It’s harder to keep in touch with people these days. Things are opening up, but it’s going to be a while before we hop in a car and visit people the way we used to.
I met the pastor of my church while walking. She told me the youth group had been meeting via Zoom, and the kids were overcome with shyness, seeing their faces on the screen. I wanted to say, “Don’t they realize they can be seen when they show up in person?” But I sympathized with the teenagers. When my husband Peter and I tried Zoom for the first time, it was a little awkward.
“Shouldn’t the camera be higher?” I asked. “You can see right up our noses!” We found a cardboard box and adjusted the laptop angle.
“Why is it so smudgy?”
“I had sticky tape over the camera,” Peter told me.
Peter cleaned the tape residue off the lens, and I realized I looked a lot better smudgy.
But we’ve been trying to make a point of calling people more often. (Peter calls it “drunk dialing,” although we’re not.) Sometimes it takes some effort. Sometimes I’ve wondered if these unexpected phone calls are more a bother than a pleasant surprise to the folks we call.
Yesterday, I got a surprise call myself from Geri.
I haven’t seen Geri since I moved 1,400 miles away years ago. She’s quite a bit older than me and not someone I knew well, so when I saw her name pop up on my phone yesterday, I was very surprised. I didn’t know I even had her phone number, to be honest.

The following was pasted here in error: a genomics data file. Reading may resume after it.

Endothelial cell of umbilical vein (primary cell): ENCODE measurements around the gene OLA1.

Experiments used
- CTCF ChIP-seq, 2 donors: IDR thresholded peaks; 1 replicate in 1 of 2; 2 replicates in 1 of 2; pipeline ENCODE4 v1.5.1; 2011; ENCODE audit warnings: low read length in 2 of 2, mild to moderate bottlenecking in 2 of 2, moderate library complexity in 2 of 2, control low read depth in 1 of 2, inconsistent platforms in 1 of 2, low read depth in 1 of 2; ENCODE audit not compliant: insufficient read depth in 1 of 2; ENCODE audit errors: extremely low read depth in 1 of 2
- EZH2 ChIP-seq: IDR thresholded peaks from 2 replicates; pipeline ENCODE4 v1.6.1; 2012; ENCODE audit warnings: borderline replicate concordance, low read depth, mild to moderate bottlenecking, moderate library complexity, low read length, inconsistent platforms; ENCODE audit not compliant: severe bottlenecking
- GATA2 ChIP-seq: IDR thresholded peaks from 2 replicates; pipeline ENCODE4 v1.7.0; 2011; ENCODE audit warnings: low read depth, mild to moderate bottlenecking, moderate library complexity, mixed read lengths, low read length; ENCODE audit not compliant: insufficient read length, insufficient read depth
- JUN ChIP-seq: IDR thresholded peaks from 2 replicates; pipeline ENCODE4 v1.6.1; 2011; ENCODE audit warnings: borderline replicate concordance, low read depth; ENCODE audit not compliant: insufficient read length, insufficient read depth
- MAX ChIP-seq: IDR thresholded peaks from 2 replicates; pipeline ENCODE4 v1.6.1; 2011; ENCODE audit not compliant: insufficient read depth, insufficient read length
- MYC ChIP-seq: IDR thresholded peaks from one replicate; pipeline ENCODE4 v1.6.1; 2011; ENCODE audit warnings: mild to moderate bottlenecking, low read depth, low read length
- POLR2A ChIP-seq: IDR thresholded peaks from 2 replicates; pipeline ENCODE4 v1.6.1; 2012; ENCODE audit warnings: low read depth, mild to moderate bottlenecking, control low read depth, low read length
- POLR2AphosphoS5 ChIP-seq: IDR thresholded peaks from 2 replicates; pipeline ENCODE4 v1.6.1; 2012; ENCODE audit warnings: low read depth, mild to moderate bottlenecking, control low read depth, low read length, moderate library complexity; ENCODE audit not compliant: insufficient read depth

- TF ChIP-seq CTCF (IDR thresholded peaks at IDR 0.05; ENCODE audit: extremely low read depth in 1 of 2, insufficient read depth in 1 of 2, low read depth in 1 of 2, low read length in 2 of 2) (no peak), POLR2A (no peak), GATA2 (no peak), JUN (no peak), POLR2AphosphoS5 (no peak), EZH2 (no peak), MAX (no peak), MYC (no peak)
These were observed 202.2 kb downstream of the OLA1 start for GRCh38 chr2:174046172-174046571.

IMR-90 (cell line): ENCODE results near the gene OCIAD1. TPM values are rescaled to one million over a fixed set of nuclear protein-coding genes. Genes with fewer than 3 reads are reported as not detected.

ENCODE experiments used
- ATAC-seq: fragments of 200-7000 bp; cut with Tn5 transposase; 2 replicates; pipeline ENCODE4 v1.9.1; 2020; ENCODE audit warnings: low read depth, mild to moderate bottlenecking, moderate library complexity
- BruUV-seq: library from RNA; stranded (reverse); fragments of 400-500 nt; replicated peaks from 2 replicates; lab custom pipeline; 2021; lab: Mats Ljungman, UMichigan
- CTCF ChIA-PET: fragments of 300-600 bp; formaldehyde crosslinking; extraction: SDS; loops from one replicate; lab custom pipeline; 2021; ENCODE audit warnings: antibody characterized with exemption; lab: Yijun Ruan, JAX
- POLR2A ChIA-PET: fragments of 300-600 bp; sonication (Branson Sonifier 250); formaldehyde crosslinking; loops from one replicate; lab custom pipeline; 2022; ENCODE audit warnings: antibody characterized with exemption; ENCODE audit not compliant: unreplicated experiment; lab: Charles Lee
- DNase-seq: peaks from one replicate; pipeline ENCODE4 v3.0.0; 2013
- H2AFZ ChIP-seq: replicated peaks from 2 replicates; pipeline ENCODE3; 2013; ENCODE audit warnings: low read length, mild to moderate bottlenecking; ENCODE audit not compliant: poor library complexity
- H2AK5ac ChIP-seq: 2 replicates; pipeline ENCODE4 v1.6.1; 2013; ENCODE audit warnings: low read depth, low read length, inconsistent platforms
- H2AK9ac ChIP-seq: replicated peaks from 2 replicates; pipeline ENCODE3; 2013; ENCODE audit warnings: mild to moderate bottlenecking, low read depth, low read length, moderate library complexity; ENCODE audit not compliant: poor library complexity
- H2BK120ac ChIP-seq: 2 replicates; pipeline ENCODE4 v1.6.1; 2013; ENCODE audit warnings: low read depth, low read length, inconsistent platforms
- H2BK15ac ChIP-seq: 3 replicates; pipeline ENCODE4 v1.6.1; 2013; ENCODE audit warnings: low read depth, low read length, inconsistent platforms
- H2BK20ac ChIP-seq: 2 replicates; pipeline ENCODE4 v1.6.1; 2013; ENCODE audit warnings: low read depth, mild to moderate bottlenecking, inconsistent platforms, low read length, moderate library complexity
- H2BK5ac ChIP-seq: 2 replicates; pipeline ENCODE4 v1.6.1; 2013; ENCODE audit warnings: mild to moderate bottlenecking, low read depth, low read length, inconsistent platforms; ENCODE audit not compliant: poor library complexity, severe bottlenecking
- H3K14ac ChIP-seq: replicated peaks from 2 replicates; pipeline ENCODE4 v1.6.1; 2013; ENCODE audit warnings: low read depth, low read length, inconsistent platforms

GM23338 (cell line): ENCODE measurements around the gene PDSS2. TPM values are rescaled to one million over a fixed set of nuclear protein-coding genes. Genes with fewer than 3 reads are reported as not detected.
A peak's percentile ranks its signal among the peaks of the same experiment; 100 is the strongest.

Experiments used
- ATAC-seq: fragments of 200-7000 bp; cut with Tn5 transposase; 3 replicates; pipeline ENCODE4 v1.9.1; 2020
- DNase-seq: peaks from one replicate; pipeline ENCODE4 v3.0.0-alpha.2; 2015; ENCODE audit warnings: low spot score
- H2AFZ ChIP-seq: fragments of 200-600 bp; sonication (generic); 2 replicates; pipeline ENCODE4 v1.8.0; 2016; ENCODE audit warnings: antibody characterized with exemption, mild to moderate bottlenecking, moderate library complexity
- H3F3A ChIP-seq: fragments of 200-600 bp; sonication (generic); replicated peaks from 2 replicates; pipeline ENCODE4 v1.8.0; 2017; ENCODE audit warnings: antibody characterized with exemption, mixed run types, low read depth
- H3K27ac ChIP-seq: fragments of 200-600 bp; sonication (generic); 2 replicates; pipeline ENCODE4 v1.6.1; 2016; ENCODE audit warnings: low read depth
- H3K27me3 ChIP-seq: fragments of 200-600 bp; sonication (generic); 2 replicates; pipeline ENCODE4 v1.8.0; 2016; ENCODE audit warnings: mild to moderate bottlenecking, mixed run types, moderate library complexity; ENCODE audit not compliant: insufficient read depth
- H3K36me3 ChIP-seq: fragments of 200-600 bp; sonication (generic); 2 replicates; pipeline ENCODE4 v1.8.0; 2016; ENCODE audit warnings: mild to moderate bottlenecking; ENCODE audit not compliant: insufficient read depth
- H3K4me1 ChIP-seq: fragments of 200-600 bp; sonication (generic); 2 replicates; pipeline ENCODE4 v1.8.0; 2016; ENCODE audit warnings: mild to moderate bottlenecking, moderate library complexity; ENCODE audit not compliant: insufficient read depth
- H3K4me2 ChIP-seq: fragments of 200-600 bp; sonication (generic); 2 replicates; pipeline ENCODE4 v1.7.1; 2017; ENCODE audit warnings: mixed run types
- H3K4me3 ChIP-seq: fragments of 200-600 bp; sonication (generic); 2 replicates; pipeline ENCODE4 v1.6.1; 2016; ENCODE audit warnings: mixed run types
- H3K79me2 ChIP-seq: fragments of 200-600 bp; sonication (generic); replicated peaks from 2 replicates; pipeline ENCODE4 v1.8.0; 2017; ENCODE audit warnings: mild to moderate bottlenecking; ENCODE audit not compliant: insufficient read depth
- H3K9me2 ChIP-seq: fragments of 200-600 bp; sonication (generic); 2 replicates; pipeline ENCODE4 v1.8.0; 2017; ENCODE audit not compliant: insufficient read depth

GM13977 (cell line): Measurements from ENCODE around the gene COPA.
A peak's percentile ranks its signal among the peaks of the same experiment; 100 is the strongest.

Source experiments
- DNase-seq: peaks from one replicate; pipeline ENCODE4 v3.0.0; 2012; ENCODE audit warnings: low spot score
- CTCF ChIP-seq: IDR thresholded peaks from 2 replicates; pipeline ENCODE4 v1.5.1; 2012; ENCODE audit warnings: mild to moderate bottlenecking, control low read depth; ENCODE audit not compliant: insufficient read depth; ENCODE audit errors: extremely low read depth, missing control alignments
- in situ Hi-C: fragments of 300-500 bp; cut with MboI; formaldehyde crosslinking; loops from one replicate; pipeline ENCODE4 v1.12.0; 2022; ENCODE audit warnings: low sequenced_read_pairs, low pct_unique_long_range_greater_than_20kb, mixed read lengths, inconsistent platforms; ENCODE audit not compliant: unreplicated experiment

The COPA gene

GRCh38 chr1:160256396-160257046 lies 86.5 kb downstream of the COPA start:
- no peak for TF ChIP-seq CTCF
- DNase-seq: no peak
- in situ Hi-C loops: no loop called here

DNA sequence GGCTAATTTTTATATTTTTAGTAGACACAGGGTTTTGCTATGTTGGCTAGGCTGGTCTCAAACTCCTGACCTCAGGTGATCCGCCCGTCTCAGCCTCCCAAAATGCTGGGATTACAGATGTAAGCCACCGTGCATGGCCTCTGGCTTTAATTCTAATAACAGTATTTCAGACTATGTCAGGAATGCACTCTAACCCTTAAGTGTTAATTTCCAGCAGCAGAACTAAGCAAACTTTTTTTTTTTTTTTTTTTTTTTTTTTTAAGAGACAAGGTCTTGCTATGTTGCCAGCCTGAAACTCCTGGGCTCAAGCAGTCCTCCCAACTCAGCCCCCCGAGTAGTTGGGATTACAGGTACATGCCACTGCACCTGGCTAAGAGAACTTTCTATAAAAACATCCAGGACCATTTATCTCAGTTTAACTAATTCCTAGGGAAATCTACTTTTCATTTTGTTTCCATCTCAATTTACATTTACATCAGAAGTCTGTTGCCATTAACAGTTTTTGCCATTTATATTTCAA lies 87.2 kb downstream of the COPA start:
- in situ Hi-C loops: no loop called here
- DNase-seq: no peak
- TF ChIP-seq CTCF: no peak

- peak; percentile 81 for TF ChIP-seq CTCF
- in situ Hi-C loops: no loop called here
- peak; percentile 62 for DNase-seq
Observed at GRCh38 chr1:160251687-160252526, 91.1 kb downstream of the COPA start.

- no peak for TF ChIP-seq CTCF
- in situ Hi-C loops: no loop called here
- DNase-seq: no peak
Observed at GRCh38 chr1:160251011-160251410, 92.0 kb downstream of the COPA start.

“Geri!” I said, “this is Carrie!” There was a moment of awkward silence.
“Geri, did you butt-dial me?”
“Carrie? This is Carrie Classon?”
“Geri, you butt-dialed me, didn’t you?!”
“No! I was trying to call someone else. Someone to clean my house.”
Geri has a huge old wooden house sitting on a hill. It even has a turret on one corner. There are nooks and crannies and stairs everywhere. I would not want to clean Geri’s house.
“Geri! I am not going to clean your house!”
“Oh, no! But it’s so good to hear your voice. How are you doing?”
I knew Geri was getting up in years and her husband, Clarence, was older yet. So I asked, somewhat timidly, “How’s your family?”
“Oh, we’re fine. But we’re old! I am 88 and Clarence is 95!”
“Only 95? He’s a pup!”
“He parks in the spot reserved for WWII veterans they still have at the grocery store, and I think he’s the only one who uses it!”
Geri and I chatted for quite a while. We both had news and a lot of shared memories.
“You and Peter have to come and visit sometime!” Geri said. I promised we would next time we were anywhere near.
“Clarence is going to be mad when he finds out you called me up to clean your house and ended up inviting us over,” I told her.
“No, no, we would love to see you! It was great talking with you!”
“It was good to hear from you, Geri.”
And it was. Talking to Geri made my day. I suddenly felt less worried about those “Hi! We were just thinking about you!” calls Peter and I have been making.
Yes, it’s a little awkward making conversation with someone you haven’t talked to in a long time, but sometimes a little awkward is OK, I decided. Sometimes a little awkward is a lot of fun.
Till next time,
Carrie Classon’s memoir is called, “Blue Yarn.” Learn more at CarrieClasson.com.
DISTRIBUTED BY ANDREWS MCMEEL SYNDICATION